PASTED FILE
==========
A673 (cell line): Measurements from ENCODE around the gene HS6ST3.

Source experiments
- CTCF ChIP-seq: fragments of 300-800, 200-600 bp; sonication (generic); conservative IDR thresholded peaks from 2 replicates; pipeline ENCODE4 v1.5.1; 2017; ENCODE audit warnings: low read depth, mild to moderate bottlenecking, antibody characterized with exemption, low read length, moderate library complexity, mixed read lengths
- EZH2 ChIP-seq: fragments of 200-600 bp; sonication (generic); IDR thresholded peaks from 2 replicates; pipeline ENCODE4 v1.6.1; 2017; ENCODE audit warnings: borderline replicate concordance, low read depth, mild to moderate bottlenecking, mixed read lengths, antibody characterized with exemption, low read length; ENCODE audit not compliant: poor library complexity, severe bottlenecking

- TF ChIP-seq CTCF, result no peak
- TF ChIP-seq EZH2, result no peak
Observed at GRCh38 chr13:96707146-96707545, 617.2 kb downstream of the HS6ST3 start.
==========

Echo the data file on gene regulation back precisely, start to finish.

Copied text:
A673 (cell line): Measurements from ENCODE around the gene HS6ST3.

Source experiments
- CTCF ChIP-seq: fragments of 300-800, 200-600 bp; sonication (generic); conservative IDR thresholded peaks from 2 replicates; pipeline ENCODE4 v1.5.1; 2017; ENCODE audit warnings: low read depth, mild to moderate bottlenecking, antibody characterized with exemption, low read length, moderate library complexity, mixed read lengths
- EZH2 ChIP-seq: fragments of 200-600 bp; sonication (generic); IDR thresholded peaks from 2 replicates; pipeline ENCODE4 v1.6.1; 2017; ENCODE audit warnings: borderline replicate concordance, low read depth, mild to moderate bottlenecking, mixed read lengths, antibody characterized with exemption, low read length; ENCODE audit not compliant: poor library complexity, severe bottlenecking

- TF ChIP-seq CTCF, result no peak
- TF ChIP-seq EZH2, result no peak
Observed at GRCh38 chr13:96707146-96707545, 617.2 kb downstream of the HS6ST3 start.